Meet Dr. Stephanie Hing, a veterinarian and conservation scientist passionate about the wellbeing of animals and their environment!

Did you have a role model that influenced your decision to work in science?

Animals influenced my decision to work in science. Growing up around pets and wildlife fostered a fascination, respect, and love for all creatures great and small.

How did you choose your field of study?

I started volunteering at vet clinics and wildlife parks to see what it was like and quickly realised I wanted to pursue a career with animals.

Stephanie with a young woylie/ Stephanie Hing

Which topic are you working on at the moment? Why did you choose this topic and how do you think you’ll make a difference?

My job involves working on issues affecting all types of animals including pets, livestock, horses, pigs, poultry, and wildlife. A key part of the job is to help translate the latest science into recommendations for evidence-based policies and procedures. I hope to help drive positive changes in the lives of animals.

What are the hardest parts related to this work?

It can be emotionally challenging to deal with distressing situations involving animals but it is also a privilege to be in a position to try to do something to help.

If you were completely free to choose a scientific topic to work on, which would it be?

I was lucky enough to make this dream a reality when I did my Ph.D. Working with domestic and wild animals during stressful periods in their lives, I developed an interest in the relationship between stress, the immune system, and animal health so I designed a research project that focused on these topics.

What (or who) motivated you in difficult times?

A juvenile woylie/ Stephanie Hing

I’m very fortunate to have a wonderful circle of inspiring friends and loved ones who share a passion for animals and the environment. They definitely help motivate me in difficult times and also celebrate the good times.

In ten years, what do you hope to have accomplished in terms of your work?

I hope we’ve progressed and are applying evidence-based animal policies and procedures that are consistent with the latest science and public opinion.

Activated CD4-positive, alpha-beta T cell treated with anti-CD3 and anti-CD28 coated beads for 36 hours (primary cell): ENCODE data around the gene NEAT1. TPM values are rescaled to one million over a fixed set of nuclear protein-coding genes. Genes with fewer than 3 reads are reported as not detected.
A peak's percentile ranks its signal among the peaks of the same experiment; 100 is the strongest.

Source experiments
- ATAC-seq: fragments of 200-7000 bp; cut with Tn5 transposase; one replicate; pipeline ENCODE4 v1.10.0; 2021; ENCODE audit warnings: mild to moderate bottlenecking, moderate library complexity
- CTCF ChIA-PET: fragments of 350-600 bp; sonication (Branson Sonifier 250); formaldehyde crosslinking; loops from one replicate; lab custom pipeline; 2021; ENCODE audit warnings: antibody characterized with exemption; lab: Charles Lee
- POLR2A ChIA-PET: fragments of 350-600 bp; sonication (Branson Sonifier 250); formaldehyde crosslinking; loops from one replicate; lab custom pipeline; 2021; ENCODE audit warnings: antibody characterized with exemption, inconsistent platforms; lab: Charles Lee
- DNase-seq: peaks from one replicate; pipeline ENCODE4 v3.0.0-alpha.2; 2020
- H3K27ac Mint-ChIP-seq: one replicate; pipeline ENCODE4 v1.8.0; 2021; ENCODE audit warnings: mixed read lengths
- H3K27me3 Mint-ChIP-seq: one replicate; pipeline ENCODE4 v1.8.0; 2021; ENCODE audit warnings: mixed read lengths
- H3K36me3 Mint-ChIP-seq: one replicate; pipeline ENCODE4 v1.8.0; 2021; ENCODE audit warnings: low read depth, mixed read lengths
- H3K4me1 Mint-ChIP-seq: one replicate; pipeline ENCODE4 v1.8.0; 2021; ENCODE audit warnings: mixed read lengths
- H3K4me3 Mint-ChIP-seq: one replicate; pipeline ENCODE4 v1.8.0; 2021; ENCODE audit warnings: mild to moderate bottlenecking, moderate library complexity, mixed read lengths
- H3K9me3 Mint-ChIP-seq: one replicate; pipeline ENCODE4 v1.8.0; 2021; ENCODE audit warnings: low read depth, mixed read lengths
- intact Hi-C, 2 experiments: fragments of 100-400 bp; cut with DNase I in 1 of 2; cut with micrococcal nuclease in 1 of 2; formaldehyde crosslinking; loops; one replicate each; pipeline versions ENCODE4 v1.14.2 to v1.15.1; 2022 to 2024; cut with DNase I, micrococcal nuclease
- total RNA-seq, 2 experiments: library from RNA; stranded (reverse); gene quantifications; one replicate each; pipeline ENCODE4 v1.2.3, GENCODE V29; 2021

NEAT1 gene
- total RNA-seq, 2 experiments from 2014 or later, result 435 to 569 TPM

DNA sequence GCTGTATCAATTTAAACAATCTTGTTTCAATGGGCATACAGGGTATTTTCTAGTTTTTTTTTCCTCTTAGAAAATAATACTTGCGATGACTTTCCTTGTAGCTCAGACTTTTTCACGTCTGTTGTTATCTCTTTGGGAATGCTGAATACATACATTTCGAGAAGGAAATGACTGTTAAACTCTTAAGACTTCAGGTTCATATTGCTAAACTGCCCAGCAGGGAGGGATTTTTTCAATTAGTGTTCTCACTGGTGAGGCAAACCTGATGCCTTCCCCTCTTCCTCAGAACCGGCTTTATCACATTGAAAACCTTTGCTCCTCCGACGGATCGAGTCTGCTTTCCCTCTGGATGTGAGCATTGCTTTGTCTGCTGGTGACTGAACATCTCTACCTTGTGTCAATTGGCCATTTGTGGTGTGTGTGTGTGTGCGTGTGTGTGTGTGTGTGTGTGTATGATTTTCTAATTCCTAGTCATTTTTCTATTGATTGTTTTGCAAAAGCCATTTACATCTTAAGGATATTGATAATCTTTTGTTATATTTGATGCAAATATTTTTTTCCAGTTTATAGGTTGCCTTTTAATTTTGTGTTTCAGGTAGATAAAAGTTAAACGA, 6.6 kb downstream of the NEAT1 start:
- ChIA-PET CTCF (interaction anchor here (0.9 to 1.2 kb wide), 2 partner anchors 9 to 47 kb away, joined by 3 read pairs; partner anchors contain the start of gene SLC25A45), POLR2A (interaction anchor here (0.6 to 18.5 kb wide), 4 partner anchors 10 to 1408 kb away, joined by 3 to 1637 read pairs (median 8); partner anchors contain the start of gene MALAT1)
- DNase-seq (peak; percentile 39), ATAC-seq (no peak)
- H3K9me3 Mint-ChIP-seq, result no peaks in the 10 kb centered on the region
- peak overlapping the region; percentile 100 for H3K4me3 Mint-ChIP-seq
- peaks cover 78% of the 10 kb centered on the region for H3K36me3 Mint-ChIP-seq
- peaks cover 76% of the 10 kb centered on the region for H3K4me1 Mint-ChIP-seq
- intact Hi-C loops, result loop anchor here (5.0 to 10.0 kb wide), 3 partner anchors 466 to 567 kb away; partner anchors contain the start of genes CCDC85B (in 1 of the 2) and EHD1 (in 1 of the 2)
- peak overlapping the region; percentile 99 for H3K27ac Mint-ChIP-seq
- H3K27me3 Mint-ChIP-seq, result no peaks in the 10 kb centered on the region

During your career, have you been specifically mentored or supported by someone?

I’m very grateful for support from many amazing female role models. They demonstrated excellence in their chosen fields and supported me to push myself. Whether we are working in big cities or the most remote jungles, mentors have shown me we are capable of overcoming any hurdle and achieving anything we set our minds to.

What is the funniest or most memorable thing that has happened to you while working in science?

Coming face to face with wild Bornean elephants during fieldwork took my breath away and I’ll treasure those memories for the rest of my life.

The team of Murdoch woylie researchers at Whiteman Park/Stephanie Hing

Besides your scientific interests, what are your personal interests? 

As I’ve now completed fieldwork, exploring nature is now something I get to enjoy purely for pleasure.

What kind of prejudices, if any, did you have to face? How did that make you feel? Were you able to overcome these?

Unconscious bias on the basis of age, gender, and race are frustrating. For example, I was once told by a professor that, “I once had a young female student of the same cultural background as you and she failed”. Though I was taken aback, I challenged his prejudices “So does that mean you think all young females of a certain cultural background will fail?” When faced with any type of prejudice, we all need to speak up.

In your opinion, which changes, if any, are needed in the scientific system to be more attractive to female scientists and possible future scientists?

Many experts and committees have published extensively on this topic but in summary improvements are necessary at every level ranging from early childhood education (to challenge gender stereotypes), high-school (career guidance to students when they’re selecting subjects), university (ensure graduates are provided with adequate support to enter their preferred profession), research (re-evaluating metrics of success such as publication record) and the general work environment (work conditions to retain graduates, adequate parental leave and flexible work arrangements to accommodate women at all life stages).


You can contact Stephanie at and follow her on Twitter!